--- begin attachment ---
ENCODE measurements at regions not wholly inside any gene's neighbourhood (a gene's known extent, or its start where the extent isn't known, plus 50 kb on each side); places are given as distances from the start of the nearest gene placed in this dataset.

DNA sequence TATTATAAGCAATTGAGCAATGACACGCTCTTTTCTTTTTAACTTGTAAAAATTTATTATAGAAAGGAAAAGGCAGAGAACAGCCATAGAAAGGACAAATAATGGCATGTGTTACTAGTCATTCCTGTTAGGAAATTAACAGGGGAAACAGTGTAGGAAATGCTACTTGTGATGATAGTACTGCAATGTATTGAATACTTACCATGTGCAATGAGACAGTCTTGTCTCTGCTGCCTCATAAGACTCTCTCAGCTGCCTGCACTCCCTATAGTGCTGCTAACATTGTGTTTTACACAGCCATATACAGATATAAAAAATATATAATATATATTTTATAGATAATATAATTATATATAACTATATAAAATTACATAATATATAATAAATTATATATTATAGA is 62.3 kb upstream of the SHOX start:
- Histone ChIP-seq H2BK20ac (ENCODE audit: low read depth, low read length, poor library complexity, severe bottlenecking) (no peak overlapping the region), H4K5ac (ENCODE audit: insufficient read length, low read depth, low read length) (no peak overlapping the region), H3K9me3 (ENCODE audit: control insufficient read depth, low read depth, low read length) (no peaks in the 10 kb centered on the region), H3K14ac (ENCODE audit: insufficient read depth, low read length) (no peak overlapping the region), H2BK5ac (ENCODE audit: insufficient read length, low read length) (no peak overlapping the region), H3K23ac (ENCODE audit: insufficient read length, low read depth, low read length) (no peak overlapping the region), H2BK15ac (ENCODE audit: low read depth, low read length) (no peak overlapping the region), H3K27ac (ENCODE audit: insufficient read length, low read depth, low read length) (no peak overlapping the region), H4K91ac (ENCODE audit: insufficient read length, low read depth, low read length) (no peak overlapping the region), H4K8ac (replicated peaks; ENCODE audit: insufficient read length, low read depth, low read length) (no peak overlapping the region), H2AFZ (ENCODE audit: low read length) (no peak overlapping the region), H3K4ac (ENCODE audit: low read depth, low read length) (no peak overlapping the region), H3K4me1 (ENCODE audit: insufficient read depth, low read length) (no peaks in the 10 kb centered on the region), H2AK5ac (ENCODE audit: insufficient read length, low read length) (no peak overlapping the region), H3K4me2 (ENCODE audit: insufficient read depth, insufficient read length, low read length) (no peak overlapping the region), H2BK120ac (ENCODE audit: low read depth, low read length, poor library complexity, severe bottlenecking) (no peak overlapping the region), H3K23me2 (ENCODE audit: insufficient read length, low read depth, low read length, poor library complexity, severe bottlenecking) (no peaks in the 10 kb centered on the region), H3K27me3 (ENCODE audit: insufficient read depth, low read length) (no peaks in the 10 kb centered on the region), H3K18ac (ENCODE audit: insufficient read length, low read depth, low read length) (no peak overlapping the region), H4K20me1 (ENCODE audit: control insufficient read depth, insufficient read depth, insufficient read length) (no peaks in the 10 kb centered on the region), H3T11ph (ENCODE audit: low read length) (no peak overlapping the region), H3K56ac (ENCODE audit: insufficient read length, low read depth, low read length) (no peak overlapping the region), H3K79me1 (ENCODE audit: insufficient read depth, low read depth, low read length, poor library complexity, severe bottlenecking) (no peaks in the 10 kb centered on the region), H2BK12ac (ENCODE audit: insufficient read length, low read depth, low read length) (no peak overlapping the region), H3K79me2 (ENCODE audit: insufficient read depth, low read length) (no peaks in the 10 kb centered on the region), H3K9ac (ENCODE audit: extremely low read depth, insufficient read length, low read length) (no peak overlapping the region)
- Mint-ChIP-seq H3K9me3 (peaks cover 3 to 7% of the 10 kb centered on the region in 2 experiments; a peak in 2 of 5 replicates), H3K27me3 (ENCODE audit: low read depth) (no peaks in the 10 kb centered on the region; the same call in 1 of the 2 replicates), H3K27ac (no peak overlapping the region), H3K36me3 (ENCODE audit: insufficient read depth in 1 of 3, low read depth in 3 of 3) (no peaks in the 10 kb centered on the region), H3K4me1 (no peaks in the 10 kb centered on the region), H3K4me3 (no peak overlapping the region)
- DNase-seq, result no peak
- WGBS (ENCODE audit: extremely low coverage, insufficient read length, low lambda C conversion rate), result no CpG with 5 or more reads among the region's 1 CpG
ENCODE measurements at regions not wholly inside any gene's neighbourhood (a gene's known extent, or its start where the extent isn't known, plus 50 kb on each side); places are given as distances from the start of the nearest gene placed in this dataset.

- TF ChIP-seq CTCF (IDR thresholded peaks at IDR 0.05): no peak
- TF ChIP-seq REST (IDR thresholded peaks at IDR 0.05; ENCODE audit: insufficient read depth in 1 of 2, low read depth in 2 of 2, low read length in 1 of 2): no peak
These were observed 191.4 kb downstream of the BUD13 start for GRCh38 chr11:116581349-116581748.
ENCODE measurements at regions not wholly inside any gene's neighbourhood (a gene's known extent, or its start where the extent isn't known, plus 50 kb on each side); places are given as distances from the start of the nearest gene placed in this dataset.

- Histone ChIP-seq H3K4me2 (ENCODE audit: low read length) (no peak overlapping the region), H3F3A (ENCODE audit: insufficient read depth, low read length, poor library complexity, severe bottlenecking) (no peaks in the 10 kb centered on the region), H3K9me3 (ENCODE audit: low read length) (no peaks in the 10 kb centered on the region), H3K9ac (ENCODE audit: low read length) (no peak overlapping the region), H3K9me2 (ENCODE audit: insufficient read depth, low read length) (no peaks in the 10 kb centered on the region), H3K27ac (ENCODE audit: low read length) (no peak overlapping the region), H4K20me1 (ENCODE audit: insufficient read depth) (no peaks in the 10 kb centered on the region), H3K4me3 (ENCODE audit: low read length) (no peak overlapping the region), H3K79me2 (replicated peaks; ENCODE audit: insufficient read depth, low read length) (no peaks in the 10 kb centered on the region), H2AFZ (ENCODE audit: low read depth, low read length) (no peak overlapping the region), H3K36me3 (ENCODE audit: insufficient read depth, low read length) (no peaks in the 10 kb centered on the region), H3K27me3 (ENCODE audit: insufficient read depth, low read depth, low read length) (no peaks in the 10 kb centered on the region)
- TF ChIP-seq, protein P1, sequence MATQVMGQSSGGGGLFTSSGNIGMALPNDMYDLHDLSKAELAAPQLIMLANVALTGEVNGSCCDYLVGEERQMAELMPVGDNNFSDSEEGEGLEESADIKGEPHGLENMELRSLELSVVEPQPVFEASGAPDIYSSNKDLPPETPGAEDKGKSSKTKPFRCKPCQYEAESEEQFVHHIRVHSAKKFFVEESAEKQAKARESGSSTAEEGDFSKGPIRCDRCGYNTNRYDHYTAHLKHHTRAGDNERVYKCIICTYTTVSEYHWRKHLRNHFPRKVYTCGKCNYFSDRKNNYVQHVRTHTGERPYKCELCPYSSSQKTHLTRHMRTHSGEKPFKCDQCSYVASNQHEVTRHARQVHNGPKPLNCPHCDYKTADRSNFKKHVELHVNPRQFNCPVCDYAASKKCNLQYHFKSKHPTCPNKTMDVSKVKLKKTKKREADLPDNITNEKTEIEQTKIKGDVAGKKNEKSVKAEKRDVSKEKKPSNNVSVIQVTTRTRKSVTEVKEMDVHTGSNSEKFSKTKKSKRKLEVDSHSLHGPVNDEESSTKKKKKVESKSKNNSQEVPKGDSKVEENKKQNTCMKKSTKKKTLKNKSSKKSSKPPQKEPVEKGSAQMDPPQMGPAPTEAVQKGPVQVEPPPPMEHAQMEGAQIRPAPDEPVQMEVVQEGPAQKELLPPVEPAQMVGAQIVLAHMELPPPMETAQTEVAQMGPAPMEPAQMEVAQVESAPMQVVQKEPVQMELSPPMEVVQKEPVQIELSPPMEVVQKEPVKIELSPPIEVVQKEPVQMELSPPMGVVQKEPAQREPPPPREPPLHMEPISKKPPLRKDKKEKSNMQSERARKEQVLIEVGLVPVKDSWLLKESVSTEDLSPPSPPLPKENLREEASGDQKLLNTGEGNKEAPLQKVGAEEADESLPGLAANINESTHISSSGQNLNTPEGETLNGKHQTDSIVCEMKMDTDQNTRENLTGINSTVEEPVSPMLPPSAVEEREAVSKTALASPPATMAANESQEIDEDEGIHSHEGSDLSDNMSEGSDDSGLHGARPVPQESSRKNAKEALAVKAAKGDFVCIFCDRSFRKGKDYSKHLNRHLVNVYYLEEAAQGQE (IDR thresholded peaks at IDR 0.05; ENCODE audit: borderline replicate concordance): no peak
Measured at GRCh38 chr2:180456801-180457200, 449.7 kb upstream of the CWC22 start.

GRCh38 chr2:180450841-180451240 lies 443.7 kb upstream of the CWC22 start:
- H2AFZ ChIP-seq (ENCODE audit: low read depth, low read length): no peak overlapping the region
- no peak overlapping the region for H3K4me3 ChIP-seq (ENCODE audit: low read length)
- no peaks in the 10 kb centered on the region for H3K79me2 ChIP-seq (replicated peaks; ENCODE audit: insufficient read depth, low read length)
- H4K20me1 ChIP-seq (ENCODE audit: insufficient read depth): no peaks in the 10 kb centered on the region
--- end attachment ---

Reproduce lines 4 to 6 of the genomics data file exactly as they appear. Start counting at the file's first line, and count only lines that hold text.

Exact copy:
- Mint-ChIP-seq H3K9me3 (peaks cover 3 to 7% of the 10 kb centered on the region in 2 experiments; a peak in 2 of 5 replicates), H3K27me3 (ENCODE audit: low read depth) (no peaks in the 10 kb centered on the region; the same call in 1 of the 2 replicates), H3K27ac (no peak overlapping the region), H3K36me3 (ENCODE audit: insufficient read depth in 1 of 3, low read depth in 3 of 3) (no peaks in the 10 kb centered on the region), H3K4me1 (no peaks in the 10 kb centered on the region), H3K4me3 (no peak overlapping the region)
- DNase-seq, result no peak
- WGBS (ENCODE audit: extremely low coverage, insufficient read length, low lambda C conversion rate), result no CpG with 5 or more reads among the region's 1 CpG